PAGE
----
Most of the time, your body routinely manages new information and experiences outside of your awareness. However, when something out of the ordinary occurs and you are traumatized by an overwhelming event (e.g. a car accident) or by being repeatedly subjected to distress (e.g. childhood neglect), your natural coping mechanism can become overloaded. This overloading can result in disturbing experiences remaining frozen in your brain or being "unprocessed".
Such unprocessed memories and feelings are stored in the limbic system of your brain in a "raw" and emotional form, rather than in a verbal “story” mode. This limbic system maintains traumatic memories in an isolated memory network that is associated with emotions and physical sensations, and which is disconnected from the brain’s cortex where we use language to store memories.
The limbic system’s traumatic memories can be continually triggered when you experience events similar to the difficult experiences you have been through. Often the memory itself is long forgotten, but the painful feelings such as anxiety, panic, anger or despair are continually triggered in the present.
Your ability to live in the present and learn from new experiences can therefore become inhibited. EMDR helps create the connections between your brain’s memory networks, enabling your brain to process the traumatic memory in a very natural way.
Who can benefit from EMDR?
EMDR can accelerate therapy by resolving the impact of your past traumas and allowing you to live more fully in the present. It is not, however, appropriate for everyone.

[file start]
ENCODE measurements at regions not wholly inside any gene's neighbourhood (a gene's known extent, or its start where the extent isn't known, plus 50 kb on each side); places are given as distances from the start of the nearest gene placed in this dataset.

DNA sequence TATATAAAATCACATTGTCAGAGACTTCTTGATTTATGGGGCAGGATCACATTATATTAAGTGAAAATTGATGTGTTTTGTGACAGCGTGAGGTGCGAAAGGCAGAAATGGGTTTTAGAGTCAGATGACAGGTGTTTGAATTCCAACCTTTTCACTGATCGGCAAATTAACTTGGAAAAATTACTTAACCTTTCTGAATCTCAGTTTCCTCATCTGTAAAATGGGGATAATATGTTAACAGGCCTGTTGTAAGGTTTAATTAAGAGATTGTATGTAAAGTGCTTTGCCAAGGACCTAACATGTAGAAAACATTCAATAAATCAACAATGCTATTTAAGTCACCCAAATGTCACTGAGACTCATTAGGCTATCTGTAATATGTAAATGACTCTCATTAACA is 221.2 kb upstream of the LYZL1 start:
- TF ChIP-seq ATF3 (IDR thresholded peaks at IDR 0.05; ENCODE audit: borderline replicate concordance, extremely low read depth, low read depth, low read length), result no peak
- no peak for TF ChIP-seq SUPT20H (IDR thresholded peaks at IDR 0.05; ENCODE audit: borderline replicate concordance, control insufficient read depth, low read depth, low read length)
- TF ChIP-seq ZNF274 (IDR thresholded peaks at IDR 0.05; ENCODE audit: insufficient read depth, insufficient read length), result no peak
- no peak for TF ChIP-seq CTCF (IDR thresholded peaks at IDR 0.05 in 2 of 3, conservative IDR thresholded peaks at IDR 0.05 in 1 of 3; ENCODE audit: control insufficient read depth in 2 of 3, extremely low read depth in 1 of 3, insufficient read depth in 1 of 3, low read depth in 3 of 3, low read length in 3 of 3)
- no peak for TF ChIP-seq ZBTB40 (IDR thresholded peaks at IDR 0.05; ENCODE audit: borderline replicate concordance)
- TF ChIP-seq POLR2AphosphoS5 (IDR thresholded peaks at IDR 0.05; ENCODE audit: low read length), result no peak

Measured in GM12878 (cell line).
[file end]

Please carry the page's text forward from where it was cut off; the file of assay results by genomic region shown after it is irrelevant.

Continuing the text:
The process is rapid, and any disturbing experiences, if they occur, last for a comparatively short period of time. Nevertheless, you need to be aware of and willing to experience the strong feelings and disturbing thoughts which sometimes occur during sessions.
Will I remain in control and feel empowered?
This is not a form of hypnosis and you can stop the process at any time.
During EMDR treatment, you will remain in control, fully alert and wide-awake. Throughout the session, the therapist will support and facilitate your own self-healing and intervene as little as possible.
Reprocessing is usually experienced as something that happens spontaneously, and new connections and insights are felt to arise quite naturally from within. As a result, most people experience EMDR as being a natural and very empowering therapy. EMDR uses bi-lateral stimulation, negative cognitions, and positive cognitions in order to fulfill the treatment protocol.
Ask yourself: How do you feel about you? Do you have an uncomfortable memory you no longer wish to carry with you?
EMDR can be brief focused treatment or part of a longer psychotherapy program. EMDR sessions can last from 60 to 90 minutes in length.
What is an EMDR session like?
EMDR utilizes the natural healing ability of your body.